Police Restraint Of Black Man Kevin Clarke Contributed To His Death In Custody, Inquest Finds

The 35-year-old with paranoid schizophrenia could be heard saying "I can't breathe" as he was handcuffed in south-east London.
Kevin Clarke died in police custody at Lewisham Hospital in 2018
Kevin Clarke died in police custody at Lewisham Hospital in 2018

The use of restraint by police on a Black man with paranoid schizophrenia was “inappropriate” and contributed to his death in custody, an inquest jury has found.

Kevin Clarke died at Lewisham Hospital in 2018 following an incident in the Polsted Road area of Catford, south-east London.

An inquest at Southwark Coroner’s Court heard that the 35-year-old told officers “I’m going to die” as he was put into handcuffs, due to his size, but was “ignored” and then lost consciousness as he was taken to an ambulance.

Returning a narrative conclusion on Friday after five days of deliberations, an inquest jury concluded that the decision to use restraint on Clarke “probably more than minimally or trivially” contributed to his death, adding it was inappropriate as it was not considered in view of the risk to the police and the public.

Jurors said: “It is highly likely that at least one officer heard Mr Clarke say: ‘I can’t breathe’, on one of the occasions he repeated it.

“Despite this, no action was taken other than one officer saying: ‘You’ve got to breathe, you’ve got to breathe, breathe, deep breaths’.

“Failure to remove restraints at this point was contrary to guidance and training.”

Wendy Clarke, Kevin's mother, and his sister Tellecia at a mural of Kevin Clarke in Lewisham
Wendy Clarke, Kevin's mother, and his sister Tellecia at a mural of Kevin Clarke in Lewisham

Clarke had been living at the Jigsaw Project, a residential support service, for about two years up until his death in hospital on March 9 2018.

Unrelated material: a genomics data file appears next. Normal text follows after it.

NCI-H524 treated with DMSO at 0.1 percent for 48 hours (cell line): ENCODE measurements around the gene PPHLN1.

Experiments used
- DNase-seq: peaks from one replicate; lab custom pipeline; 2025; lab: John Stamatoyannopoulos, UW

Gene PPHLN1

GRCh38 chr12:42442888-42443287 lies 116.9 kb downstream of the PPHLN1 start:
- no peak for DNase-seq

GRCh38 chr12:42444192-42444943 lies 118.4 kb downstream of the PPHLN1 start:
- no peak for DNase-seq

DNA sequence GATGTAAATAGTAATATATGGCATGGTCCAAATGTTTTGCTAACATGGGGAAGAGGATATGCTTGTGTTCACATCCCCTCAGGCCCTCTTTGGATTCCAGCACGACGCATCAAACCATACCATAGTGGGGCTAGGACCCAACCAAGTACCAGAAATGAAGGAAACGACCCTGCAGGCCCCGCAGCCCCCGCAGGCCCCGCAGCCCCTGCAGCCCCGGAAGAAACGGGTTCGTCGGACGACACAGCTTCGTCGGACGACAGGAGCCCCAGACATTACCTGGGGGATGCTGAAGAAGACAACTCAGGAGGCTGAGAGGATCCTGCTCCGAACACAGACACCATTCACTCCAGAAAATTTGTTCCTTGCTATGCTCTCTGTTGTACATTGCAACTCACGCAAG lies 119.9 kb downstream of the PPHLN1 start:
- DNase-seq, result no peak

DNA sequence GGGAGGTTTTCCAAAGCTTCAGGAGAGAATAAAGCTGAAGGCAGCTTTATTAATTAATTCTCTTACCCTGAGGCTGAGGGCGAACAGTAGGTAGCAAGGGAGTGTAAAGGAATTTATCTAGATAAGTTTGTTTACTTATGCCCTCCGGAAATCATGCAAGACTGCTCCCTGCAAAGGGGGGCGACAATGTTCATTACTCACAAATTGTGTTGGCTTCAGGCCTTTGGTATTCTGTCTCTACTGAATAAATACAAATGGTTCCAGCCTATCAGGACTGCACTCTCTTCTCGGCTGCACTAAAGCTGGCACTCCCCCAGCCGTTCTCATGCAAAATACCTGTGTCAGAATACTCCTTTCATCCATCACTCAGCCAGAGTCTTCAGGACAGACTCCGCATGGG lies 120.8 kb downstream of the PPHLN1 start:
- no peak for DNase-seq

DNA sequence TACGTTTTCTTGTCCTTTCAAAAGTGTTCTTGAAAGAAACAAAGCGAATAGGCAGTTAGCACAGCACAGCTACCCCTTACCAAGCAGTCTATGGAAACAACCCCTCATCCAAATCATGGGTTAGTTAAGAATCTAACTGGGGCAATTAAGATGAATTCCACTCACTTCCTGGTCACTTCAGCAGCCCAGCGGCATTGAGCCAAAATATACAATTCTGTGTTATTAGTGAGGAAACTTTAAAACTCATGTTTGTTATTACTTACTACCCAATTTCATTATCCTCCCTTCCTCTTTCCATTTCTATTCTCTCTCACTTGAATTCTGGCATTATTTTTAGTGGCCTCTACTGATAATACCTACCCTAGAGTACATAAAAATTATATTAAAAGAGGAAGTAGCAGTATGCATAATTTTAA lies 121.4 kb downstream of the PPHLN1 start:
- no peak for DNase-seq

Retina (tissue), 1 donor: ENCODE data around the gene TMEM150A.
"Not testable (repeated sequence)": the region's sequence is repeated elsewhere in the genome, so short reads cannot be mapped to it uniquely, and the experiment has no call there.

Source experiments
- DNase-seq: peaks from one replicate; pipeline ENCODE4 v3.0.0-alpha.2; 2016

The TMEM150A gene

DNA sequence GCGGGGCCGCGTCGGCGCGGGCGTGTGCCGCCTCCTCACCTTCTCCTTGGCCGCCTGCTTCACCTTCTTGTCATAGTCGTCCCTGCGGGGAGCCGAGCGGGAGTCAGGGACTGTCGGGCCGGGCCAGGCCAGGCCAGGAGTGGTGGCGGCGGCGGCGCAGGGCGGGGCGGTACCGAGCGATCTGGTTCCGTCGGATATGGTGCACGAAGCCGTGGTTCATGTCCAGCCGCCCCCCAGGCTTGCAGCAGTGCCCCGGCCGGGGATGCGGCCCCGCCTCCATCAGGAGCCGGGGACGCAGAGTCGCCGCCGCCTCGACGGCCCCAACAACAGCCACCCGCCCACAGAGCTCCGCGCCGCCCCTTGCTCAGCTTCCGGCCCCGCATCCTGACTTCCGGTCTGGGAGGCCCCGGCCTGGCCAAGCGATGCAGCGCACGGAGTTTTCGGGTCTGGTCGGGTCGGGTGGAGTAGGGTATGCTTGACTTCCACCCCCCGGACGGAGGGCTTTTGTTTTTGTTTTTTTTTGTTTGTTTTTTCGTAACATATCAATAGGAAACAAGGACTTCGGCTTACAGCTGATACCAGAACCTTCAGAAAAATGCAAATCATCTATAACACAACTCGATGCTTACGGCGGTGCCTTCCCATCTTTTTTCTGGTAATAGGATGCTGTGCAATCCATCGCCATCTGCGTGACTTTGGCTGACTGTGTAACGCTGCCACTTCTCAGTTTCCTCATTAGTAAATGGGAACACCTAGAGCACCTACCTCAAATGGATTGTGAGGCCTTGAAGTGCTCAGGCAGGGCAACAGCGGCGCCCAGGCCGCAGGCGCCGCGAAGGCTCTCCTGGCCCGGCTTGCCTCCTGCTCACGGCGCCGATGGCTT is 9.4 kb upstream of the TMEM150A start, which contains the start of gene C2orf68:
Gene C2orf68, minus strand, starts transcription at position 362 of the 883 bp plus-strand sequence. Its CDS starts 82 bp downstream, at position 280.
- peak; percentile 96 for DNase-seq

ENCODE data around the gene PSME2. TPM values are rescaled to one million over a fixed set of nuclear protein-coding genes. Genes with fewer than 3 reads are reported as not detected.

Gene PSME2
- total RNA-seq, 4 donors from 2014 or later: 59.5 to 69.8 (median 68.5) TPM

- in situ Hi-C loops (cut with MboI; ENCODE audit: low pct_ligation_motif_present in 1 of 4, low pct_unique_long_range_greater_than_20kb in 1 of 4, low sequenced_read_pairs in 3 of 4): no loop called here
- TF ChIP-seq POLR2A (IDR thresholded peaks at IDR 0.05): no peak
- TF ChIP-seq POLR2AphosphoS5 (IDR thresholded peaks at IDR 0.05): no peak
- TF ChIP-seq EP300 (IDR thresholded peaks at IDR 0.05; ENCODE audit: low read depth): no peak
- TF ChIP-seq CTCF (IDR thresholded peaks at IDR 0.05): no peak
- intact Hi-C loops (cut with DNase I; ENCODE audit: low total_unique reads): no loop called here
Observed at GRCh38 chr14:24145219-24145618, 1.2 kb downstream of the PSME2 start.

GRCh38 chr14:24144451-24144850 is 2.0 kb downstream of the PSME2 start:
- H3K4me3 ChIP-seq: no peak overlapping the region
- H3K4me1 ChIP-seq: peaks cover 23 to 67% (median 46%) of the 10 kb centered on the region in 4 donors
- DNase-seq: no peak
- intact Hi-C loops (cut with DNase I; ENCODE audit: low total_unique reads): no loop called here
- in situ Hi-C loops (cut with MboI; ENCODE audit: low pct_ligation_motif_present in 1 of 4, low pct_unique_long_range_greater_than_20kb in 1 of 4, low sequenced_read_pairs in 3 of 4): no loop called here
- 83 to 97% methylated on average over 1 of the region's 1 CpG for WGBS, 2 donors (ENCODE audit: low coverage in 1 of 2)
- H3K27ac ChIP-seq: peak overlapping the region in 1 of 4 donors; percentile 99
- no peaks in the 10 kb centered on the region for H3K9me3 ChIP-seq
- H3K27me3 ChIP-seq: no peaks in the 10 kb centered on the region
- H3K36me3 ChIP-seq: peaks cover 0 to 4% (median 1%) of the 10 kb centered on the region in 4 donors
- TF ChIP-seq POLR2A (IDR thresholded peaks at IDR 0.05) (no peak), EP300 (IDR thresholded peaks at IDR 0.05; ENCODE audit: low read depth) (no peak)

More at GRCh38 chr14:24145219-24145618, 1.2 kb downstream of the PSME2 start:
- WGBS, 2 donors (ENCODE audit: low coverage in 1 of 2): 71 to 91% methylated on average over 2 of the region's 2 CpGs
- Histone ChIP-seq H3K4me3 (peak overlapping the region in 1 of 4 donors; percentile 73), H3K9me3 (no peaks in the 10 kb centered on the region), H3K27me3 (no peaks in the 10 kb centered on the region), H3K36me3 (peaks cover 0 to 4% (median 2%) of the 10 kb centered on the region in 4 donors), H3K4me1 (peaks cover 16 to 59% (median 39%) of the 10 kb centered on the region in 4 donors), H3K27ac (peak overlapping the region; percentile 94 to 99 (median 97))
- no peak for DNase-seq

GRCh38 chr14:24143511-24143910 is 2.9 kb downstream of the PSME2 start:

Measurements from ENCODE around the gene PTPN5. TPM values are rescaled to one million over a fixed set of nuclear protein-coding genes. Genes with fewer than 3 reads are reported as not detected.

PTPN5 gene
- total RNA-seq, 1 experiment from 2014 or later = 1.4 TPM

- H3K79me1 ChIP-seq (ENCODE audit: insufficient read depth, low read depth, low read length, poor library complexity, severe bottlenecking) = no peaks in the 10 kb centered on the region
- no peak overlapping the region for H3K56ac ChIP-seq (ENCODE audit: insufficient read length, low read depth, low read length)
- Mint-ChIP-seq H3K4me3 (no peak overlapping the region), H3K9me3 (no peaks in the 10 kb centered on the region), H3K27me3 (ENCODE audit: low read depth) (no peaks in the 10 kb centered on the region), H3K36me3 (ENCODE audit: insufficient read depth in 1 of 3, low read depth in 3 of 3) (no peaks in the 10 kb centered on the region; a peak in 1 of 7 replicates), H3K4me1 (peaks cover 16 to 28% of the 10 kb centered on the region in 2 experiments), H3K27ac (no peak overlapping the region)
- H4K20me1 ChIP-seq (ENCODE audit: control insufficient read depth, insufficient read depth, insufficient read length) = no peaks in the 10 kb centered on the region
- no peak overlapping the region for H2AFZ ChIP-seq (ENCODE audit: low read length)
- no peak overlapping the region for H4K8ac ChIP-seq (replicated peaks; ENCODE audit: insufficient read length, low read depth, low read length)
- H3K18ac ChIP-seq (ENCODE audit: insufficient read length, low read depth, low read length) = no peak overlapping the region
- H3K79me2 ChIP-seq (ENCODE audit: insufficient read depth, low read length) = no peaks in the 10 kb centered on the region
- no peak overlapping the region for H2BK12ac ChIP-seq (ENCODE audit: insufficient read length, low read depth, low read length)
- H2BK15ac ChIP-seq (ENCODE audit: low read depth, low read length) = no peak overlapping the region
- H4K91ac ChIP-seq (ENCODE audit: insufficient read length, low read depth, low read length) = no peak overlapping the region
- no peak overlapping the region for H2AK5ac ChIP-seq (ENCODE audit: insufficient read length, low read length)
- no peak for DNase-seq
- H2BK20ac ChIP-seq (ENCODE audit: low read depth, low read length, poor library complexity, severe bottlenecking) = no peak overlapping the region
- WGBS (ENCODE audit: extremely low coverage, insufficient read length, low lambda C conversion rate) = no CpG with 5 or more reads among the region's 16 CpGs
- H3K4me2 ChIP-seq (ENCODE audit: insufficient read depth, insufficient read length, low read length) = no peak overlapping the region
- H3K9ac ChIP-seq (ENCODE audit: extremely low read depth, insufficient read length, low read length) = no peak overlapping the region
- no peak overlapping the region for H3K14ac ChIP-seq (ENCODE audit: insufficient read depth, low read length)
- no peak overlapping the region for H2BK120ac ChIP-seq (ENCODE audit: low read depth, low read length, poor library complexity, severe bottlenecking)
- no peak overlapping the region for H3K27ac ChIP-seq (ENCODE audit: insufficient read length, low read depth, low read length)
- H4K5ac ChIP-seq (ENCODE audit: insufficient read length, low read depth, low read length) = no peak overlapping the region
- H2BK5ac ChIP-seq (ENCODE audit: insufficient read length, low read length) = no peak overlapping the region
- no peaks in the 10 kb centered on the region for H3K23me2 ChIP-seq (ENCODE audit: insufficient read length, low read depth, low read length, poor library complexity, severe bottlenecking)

He had been seen by officers earlier that day, but was not sectioned despite concerns from staff at Jigsaw.

Police were called again later in the day and Clarke was found lying on the ground at the edge of a school playing field.

An ambulance was called after the situation was deemed “a medical emergency”, and Clarke was placed in two sets of handcuffs – linked together due to his size – along with leg restraints.

Pc Lee Pidgeon, who was one of several officers at the scene, told the inquest Clarke had begun to get “a bit fidgety” and the use of handcuffs to restrain him was appropriate as he was showing signs of acute behavioural disorder.

In body-worn camera footage, Clarke could be heard groaning, saying “I can’t breathe” and “I’m going to die”.

When asked by coroner Andrew Harris why Clarke was “ignored” by the officers in attendance, Pc Pidgeon replied: “I cannot answer that, sir, I don’t know.”

The London Ambulance Service (LAS) has already admitted its crew failed to conduct a “complete clinical assessment” of Clarke on arrival.

This amounted to a “failure to provide basic medical care”, which an inquest jury said possibly contributed to his death.

The cause of his death was given as “acute behavioural disturbance, in a relapse of schizophrenia, leading to exhaustion and cardiac arrest, contributed to by restraint, struggle and being walked”.

Leslie Thomas, family counsel, said it was “blatantly apparent” Clarke was having difficulty breathing and the force used by police was “completely disproportionate”.

He said the way officers moved Clarke put him at risk, adding: “(An officer) keeps his head down and his torso is bent forward.

“You ran the risk that Kevin’s breathing was being compromised.”

Pc John Buckingham said Clarke was placed in limb restraints “so that he wouldn’t further hurt himself, myself or my colleagues in the immediate area”.

Paying tribute to her first-born child, Wendy Clarke described Clarke as a “friendly, gentle giant” and said he had once told her: “I’m a lover, not a fighter”.

She added: “Kevin had told me that he feared the police because they had in the past mistreated and Tasered him.”

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